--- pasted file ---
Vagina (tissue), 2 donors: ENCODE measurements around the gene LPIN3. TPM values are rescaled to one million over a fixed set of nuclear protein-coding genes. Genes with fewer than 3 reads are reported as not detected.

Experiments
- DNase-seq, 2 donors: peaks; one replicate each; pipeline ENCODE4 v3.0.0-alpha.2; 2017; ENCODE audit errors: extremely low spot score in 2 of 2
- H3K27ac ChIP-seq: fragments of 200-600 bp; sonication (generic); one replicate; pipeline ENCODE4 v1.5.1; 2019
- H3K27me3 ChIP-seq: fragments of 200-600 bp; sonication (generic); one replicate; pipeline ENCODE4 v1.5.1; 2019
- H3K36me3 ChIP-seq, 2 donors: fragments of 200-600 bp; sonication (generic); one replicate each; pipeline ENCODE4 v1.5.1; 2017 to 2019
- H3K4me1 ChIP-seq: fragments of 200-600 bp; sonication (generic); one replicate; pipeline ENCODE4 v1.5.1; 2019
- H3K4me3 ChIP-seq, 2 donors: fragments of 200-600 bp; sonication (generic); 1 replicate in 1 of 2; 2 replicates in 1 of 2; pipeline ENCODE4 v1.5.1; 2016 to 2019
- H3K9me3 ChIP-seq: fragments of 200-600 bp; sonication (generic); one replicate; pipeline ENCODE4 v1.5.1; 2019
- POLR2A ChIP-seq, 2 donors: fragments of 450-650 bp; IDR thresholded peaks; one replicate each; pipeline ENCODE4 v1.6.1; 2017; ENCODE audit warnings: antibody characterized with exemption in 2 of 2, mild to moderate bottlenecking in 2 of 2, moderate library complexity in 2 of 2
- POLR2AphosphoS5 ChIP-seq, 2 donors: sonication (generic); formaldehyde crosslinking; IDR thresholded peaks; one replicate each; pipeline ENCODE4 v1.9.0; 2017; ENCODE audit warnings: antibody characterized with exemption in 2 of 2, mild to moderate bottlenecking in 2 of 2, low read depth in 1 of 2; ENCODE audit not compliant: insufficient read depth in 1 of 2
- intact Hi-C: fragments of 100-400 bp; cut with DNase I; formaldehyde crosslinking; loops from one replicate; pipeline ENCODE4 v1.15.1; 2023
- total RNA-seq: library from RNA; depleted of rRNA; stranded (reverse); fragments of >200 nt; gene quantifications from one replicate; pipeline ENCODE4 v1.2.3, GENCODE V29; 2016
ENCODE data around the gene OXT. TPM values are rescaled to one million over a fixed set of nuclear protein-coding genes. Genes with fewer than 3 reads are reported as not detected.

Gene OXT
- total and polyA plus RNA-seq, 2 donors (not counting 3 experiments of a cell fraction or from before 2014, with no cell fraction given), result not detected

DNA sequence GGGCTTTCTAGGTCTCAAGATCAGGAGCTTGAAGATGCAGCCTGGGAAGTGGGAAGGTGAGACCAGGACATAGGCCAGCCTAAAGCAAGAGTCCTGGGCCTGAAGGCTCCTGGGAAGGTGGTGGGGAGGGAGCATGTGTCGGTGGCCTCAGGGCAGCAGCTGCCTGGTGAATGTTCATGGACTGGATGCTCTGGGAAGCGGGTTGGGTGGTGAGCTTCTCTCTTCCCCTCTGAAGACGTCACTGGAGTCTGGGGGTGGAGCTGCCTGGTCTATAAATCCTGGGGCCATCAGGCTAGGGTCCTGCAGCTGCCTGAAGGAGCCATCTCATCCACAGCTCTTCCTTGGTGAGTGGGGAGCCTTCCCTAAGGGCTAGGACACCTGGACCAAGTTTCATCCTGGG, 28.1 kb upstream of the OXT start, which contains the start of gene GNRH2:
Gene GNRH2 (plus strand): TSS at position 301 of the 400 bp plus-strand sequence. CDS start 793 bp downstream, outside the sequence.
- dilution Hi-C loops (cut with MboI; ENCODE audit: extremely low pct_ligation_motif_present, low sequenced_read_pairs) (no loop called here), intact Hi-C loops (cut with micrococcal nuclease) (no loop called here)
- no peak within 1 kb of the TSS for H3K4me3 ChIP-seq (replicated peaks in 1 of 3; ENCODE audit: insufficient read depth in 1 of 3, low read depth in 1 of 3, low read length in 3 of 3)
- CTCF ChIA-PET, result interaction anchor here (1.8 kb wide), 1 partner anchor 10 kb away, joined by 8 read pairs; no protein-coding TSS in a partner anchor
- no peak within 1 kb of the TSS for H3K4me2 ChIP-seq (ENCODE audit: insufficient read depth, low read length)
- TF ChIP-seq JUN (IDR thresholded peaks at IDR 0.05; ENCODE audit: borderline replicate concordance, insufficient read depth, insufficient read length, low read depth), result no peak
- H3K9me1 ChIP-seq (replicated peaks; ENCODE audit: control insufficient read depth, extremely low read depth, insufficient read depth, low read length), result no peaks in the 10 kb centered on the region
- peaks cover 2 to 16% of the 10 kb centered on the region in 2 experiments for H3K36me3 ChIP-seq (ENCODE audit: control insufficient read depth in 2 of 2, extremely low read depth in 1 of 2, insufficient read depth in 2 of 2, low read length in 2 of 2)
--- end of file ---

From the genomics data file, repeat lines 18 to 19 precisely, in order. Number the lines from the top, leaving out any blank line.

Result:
Gene GNRH2 (plus strand): TSS at position 301 of the 400 bp plus-strand sequence. CDS start 793 bp downstream, outside the sequence.
- dilution Hi-C loops (cut with MboI; ENCODE audit: extremely low pct_ligation_motif_present, low sequenced_read_pairs) (no loop called here), intact Hi-C loops (cut with micrococcal nuclease) (no loop called here)